The authors recommend their new method as an easy and accurate method of assessing the expected speed of evolution. After all, fossil sizes are measurable and therefore more accessible than predicted mutation rates in the deep past. We’ve written here a great deal about the unverifiable nature of such molecular clock assumptions. (See Circular Clock for discussion of the statistical sleight of hand noted even by evolutionists and Molecular Clock Off-Line and Gorilla genome’s surprises for more about variations of mutation rates.)

On the surface, the idea of measuring something physical in the present instead of predicting what mutation rates should have been in the unobservable past sounds like observational science instead of historical science. However, the new method is still based on the assumption that evolution of new kinds of animals from simpler ones occurred. The fossils are real, but estimates of their ages are fraught with unverifiable assumptions, and the notion that one kind evolved into another is imaginary. Such evolution has never been observed. Accumulation of mutations has never been shown to produce the gain of information required to evolve a new kind of creature. Therefore calculations of the “rate of evolution” are based on imagination, not fact, and are of no real value.

So why, if primates didn’t simply evolve as late-comers in earth’s history, are they absent from the deeper parts of the geologic column? We are often asked, similarly, why fossils of humans who died in the global Flood are not found but only fossils of people who died in the Ice Age, preserved in the uppermost rock layers. The answer, provided by the biblically consistent Flood model, sees the geologic column is a record of the order of burial. During the weeks in which the Floodwaters rose and violently destroyed and buried the occupants of habitat after habitat under tons of sediment, humans and animals most capable of fleeing—such as monkeys and apes and birds—doubtless did so. Ultimately they were of course overwhelmed, and most would have decayed. By that time, the bulk of the fossils in the geologic column had been entombed. Thus the Bible provides a historical record that is consistent with the findings in the fossil record, and no new clock is required.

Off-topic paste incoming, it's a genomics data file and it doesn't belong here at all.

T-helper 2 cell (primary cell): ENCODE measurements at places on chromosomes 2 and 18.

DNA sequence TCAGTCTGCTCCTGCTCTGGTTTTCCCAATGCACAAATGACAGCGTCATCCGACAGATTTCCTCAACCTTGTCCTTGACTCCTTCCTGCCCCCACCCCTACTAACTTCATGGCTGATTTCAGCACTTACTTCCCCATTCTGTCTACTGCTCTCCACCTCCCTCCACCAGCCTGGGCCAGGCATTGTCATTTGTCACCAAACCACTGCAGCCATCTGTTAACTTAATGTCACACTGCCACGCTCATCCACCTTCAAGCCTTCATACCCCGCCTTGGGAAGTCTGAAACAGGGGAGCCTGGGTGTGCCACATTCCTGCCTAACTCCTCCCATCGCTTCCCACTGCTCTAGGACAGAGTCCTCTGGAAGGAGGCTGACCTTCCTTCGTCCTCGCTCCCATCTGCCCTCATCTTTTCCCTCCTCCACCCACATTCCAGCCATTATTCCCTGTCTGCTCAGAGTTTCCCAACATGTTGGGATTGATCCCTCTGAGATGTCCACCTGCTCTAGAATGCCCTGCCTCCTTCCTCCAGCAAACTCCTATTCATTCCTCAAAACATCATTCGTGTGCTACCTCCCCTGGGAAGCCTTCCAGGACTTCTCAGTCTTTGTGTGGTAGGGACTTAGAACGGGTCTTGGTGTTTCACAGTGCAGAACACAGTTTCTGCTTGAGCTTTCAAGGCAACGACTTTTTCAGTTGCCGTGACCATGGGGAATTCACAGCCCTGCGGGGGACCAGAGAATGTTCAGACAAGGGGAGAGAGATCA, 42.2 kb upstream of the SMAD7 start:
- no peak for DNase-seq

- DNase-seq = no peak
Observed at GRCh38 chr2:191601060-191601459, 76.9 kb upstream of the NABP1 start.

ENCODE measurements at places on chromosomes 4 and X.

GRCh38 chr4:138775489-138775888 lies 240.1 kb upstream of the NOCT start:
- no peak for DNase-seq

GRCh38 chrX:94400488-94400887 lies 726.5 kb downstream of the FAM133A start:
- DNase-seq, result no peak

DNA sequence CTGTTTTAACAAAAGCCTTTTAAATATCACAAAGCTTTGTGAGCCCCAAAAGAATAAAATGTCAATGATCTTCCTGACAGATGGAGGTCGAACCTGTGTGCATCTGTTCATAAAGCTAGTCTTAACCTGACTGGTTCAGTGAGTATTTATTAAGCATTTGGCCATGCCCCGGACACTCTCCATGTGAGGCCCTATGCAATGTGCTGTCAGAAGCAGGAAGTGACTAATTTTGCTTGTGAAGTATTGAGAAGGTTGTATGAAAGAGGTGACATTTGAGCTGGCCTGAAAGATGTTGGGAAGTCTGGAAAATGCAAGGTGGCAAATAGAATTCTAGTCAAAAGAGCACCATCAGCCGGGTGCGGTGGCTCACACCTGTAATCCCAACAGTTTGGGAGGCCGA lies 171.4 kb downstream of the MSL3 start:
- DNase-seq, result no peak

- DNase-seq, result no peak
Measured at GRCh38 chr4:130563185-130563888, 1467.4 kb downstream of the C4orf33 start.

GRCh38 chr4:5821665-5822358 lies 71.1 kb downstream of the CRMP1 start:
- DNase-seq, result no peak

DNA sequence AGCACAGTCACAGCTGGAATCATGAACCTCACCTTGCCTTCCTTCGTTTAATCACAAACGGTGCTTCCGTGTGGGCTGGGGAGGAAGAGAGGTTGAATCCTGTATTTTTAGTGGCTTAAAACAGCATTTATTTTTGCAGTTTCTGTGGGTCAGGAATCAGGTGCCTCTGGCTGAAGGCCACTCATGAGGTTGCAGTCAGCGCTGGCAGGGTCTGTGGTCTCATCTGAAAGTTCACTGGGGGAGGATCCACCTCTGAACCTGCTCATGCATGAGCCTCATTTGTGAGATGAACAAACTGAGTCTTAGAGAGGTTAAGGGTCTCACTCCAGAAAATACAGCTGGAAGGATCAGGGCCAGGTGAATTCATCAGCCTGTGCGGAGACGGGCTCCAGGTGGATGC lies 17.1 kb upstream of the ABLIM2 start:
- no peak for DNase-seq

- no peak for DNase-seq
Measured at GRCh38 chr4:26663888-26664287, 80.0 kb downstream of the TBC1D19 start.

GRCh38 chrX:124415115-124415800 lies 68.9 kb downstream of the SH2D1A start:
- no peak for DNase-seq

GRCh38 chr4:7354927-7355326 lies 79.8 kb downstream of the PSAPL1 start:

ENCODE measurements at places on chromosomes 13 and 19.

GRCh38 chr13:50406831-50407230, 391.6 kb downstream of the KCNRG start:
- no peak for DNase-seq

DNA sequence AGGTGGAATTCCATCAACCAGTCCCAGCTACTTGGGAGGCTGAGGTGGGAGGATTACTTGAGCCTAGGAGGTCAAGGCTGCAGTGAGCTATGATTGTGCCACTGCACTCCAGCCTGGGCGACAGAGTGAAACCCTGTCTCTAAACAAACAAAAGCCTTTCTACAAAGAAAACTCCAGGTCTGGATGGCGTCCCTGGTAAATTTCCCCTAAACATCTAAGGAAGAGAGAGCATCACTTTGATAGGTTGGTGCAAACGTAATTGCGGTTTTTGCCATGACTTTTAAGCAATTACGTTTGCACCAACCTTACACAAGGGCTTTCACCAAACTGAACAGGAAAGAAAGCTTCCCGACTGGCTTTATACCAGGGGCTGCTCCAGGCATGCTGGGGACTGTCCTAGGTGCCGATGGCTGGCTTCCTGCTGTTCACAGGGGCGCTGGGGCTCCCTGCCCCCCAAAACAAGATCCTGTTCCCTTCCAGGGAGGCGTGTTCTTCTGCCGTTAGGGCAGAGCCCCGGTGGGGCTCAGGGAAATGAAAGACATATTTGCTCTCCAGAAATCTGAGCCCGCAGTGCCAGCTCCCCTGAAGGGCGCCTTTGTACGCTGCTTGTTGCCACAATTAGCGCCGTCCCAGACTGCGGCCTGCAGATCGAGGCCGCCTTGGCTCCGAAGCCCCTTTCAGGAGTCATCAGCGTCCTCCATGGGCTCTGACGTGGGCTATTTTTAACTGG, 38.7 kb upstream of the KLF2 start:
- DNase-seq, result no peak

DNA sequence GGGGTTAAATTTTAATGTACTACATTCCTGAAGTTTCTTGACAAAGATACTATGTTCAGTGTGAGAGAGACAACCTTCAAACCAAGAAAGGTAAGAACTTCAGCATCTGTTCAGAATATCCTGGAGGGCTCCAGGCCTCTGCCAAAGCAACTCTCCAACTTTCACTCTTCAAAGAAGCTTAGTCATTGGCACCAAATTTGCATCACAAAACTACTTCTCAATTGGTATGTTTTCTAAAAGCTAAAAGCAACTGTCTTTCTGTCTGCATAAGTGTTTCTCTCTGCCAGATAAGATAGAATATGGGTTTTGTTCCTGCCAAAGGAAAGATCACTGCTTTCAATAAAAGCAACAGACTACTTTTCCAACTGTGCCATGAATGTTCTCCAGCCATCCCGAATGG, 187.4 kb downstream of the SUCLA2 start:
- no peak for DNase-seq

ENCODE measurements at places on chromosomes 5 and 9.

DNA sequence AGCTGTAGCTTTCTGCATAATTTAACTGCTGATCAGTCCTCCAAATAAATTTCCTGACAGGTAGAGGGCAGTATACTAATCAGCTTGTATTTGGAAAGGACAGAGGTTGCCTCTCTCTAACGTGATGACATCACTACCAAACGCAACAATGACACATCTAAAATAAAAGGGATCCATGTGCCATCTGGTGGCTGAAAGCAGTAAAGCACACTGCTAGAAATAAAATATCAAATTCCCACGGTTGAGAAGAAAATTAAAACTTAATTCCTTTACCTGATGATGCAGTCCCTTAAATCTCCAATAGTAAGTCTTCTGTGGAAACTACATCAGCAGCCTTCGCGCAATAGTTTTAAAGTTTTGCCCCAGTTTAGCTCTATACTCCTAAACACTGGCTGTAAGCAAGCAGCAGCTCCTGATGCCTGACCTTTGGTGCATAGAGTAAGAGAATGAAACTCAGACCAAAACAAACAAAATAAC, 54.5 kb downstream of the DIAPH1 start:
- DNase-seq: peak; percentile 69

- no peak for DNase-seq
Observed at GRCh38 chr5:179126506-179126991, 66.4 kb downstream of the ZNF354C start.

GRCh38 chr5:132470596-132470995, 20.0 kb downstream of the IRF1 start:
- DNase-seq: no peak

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Footnotes

  1. Steiper, M. and E. Seiffert. 2012. Evidence for a convergent slowdown in primate molecular rates and its implications for the timing of early primate evolution. Proceedings of the National Academy of Sciences 109, no. 16:6006–6011. www.pnas.org/cgi/doi/10.1073/pnas.1119506109
  2. Steiper, M. and E. Seiffert. 2012. Evidence for a convergent slowdown in primate molecular rates and its implications for the timing of early primate evolution. Proceedings of the National Academy of Sciences 109, no. 16:6006–6011. www.pnas.org/cgi/doi/10.1073/pnas.1119506109
  3. Steiper, M. and E. Seiffert. 2012. Evidence for a convergent slowdown in primate molecular rates and its implications for the timing of early primate evolution. Proceedings of the National Academy of Sciences 109, no. 16:6006–6011. www.pnas.org/cgi/doi/10.1073/pnas.1119506109